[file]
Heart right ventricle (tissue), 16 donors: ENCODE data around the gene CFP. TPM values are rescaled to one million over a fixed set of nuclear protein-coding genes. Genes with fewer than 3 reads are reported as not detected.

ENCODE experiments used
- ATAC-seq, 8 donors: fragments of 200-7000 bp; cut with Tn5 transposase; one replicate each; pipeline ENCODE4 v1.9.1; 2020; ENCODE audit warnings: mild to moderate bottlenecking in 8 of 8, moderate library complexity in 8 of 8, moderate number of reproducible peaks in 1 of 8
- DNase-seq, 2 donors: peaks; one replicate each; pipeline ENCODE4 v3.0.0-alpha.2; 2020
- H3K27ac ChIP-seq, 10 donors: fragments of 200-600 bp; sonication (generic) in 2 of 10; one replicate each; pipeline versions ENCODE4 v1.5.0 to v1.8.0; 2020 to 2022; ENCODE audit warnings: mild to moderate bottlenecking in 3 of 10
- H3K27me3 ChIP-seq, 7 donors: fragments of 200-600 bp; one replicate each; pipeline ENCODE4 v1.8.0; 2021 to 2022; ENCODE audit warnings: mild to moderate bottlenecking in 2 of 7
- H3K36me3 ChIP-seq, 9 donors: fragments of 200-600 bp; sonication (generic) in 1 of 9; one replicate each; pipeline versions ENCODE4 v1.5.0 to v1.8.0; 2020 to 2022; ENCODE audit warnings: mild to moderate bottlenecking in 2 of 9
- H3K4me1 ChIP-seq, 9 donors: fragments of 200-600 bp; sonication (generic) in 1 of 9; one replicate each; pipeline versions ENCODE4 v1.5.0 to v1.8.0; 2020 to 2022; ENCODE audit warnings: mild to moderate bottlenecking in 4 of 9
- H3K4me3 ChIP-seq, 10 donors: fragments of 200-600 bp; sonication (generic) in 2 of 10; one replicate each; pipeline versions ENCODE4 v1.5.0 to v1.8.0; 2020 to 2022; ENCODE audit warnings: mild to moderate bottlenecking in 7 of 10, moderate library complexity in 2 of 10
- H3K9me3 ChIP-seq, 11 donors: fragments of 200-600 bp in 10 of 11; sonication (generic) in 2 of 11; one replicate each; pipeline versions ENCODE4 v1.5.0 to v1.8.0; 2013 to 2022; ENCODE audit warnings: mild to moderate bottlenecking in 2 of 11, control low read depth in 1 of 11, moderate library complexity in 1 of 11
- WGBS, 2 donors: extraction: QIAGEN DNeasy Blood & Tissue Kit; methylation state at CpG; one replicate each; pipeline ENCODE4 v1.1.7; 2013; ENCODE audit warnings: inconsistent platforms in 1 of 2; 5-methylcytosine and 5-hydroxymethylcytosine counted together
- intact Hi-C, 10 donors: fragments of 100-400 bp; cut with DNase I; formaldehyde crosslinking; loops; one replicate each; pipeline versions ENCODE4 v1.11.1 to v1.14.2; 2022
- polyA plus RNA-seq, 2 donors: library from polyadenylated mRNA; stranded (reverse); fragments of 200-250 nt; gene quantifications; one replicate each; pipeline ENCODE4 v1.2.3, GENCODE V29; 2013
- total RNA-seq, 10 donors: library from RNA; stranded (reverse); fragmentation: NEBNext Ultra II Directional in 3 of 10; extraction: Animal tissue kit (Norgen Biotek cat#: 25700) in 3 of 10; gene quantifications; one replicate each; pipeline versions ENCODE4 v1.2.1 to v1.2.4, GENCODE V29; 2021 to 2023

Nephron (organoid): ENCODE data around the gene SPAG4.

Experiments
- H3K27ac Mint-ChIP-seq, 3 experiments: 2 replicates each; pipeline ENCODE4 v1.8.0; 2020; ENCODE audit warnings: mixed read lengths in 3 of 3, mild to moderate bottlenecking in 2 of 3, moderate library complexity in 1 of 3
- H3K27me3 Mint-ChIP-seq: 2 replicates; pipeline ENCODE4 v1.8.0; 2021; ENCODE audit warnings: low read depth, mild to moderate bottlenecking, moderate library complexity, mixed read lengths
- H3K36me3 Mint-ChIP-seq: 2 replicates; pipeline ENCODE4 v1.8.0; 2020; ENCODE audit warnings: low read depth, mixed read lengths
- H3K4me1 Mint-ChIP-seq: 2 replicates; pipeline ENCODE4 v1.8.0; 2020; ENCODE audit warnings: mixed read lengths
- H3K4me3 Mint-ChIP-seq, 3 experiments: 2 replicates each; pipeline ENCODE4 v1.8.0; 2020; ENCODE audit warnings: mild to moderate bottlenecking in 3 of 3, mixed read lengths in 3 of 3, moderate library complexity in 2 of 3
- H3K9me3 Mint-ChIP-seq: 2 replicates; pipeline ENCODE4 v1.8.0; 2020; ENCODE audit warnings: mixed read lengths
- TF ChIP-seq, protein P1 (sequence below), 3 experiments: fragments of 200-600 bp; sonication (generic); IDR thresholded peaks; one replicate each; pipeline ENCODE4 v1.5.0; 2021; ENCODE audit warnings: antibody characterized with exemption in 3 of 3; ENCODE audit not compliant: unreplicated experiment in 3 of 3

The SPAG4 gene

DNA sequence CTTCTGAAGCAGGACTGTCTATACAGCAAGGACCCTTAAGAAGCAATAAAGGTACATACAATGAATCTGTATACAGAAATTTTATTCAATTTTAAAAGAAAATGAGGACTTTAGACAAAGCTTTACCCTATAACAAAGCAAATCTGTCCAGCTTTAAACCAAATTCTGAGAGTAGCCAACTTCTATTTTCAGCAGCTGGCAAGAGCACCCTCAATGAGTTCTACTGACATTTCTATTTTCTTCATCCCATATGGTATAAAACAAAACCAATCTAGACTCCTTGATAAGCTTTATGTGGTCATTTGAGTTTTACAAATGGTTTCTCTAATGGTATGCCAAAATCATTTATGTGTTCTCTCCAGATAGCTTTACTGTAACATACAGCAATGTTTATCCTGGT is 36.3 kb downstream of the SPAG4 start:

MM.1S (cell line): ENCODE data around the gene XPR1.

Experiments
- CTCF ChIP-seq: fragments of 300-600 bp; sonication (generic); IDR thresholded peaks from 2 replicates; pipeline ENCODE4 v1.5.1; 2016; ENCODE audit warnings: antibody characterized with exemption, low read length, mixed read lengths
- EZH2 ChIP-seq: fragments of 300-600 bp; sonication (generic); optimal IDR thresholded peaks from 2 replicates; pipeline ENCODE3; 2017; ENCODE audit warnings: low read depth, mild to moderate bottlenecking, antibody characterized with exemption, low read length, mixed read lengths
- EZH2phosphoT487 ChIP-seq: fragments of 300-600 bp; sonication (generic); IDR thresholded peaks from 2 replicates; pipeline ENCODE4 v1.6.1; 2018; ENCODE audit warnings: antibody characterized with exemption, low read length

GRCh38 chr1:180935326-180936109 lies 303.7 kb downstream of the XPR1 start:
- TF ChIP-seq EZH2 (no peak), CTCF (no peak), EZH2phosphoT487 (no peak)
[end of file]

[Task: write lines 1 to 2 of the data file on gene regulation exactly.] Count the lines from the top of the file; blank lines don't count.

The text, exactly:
Heart right ventricle (tissue), 16 donors: ENCODE data around the gene CFP. TPM values are rescaled to one million over a fixed set of nuclear protein-coding genes. Genes with fewer than 3 reads are reported as not detected.

ENCODE experiments used